Tomorrow is Christmas Eve and the first night of Hanukkah. These are just days on a calendar. It is the spirit behind them that we should be embracing and celebrating. We all have our own interpretation of what that spirit is or should be.
Christmas has always been one of my favorite holidays. Having been raised Roman Catholic, I am well versed in the religious aspects of the holiday; however, Christmas for me encompasses much more than religious imagery. It is the spirit of Christmas that I embrace. Not necessarily the spirit of giving of presents; but the giving of kindness and good cheer.
There are the images of the season; in particular, Santa Claus, that remind us of this spirit. Santa embodies the spirit of kindness and goodwill. He sees beyond a person's economic, religious, political and social background. He does not care what your nationality or race is. All he is concerned with is whether you have been naughty or nice.
Okay, so let's be frank here. Everyone has at one point in their life found themselves on the naughty list. Anyone who claims to have never made one mistake in their life should automatically be put on the naughty list just for that lie alone. I honestly believe that Santa takes into consideration the effort we make to learn from our mistakes. Santa Claus is a forgiving soul and always seems to find the goodness in everyone. Although the spirit of Santa Claus is usually associated with children; as adults, we should never lose sight of what his spirit embodies.
Santa, for me, ranks right up there with snowflakes, twinkling lights, reindeer and sleighs as things that remind me of what makes this season so magical. Visiting with family and friends, recapping the year's events over hot cocoa and cookies, can be more rewarding than opening any present found under the tree. Being greeted at the door by a group of Christmas carolers is more satisfying than fighting a mob of people at a store in the mall. Taking a ride through the neighborhood admiring the lights on the houses reflecting off the new fallen snow can be in itself a "religious" experience.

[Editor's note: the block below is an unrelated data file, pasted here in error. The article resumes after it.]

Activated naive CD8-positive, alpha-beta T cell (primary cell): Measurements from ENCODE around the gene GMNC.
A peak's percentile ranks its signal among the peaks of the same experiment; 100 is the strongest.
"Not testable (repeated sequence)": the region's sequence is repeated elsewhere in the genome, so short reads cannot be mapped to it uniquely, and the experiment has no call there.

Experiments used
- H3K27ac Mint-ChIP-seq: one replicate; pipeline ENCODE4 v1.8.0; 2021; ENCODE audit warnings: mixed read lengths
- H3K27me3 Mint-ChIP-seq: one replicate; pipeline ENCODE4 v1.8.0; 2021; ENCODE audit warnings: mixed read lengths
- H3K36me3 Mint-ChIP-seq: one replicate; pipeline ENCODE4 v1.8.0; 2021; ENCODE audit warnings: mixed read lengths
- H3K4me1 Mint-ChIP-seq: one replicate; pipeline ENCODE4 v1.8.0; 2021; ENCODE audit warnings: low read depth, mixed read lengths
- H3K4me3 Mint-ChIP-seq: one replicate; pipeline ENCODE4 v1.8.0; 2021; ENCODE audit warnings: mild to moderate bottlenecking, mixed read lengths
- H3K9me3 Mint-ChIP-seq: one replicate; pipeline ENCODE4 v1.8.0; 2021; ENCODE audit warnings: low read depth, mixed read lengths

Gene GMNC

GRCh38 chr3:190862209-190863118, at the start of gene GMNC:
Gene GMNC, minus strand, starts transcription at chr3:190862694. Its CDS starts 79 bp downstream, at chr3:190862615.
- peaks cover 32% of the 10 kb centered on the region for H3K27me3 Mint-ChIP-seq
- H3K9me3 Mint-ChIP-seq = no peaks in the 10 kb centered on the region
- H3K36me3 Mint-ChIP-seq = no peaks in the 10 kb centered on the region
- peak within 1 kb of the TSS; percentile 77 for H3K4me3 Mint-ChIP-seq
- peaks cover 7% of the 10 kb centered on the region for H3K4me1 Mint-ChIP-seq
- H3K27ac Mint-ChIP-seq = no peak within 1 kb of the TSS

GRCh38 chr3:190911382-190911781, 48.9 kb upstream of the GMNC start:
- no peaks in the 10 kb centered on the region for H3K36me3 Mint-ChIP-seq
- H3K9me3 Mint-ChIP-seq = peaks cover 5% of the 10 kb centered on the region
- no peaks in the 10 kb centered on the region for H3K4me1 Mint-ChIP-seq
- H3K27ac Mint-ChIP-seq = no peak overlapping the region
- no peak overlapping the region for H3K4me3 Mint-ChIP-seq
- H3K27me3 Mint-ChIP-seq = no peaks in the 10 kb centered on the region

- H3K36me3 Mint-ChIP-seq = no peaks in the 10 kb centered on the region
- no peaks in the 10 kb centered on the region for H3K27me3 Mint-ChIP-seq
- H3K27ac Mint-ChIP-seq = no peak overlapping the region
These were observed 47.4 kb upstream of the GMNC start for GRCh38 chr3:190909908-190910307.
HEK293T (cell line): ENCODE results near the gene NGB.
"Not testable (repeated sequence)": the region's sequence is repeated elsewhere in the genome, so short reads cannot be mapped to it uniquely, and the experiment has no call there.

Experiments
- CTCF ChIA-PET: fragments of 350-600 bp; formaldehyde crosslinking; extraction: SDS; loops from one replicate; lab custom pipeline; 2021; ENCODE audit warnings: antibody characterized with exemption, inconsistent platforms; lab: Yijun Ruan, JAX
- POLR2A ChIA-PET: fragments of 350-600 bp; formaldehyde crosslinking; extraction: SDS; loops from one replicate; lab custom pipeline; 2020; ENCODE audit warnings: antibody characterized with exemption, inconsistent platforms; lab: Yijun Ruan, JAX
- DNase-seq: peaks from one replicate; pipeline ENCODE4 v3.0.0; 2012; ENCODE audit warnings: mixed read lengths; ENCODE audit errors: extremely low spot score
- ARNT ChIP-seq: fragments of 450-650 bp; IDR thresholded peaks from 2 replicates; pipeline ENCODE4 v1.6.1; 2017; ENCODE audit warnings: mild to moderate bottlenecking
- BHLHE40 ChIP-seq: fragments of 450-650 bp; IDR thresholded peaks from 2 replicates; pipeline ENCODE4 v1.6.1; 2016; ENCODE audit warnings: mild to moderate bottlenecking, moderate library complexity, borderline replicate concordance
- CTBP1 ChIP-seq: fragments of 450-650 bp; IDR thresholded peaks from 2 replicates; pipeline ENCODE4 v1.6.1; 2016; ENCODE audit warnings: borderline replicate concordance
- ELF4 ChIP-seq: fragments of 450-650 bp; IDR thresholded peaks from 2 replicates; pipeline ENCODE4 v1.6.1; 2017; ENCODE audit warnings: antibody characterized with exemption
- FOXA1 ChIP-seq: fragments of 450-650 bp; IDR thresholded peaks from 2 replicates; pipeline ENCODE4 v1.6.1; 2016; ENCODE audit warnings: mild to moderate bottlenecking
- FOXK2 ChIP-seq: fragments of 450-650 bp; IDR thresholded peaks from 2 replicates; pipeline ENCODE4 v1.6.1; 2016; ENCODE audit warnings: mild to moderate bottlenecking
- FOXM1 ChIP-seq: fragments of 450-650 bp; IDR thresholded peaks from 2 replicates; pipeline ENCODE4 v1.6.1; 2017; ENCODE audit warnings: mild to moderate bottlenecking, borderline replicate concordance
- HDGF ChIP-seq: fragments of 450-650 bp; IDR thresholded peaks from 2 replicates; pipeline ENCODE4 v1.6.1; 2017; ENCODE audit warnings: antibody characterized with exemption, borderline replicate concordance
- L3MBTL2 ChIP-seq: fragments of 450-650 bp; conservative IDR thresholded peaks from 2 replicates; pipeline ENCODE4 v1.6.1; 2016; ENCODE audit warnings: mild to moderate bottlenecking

So, let's take a moment to embrace and celebrate the spirit of the season. Let's put religion and political correctness aside and appreciate the various holiday greetings for the spirit in which they are extended. Just as I am not offended by having someone say Happy Hanukkah to me because I have a common Jewish last name; I find it hard to believe that anyone would be offended having the words "Merry Christmas" being directed to them. They are given in the spirit of kindness and goodwill.
In the spirit of the season, I wish each and every one of you a Happy Holidays, Happy Hanukkah, Joyous Kwanzaa, Happy Festivus and, of course, Merry Christmas!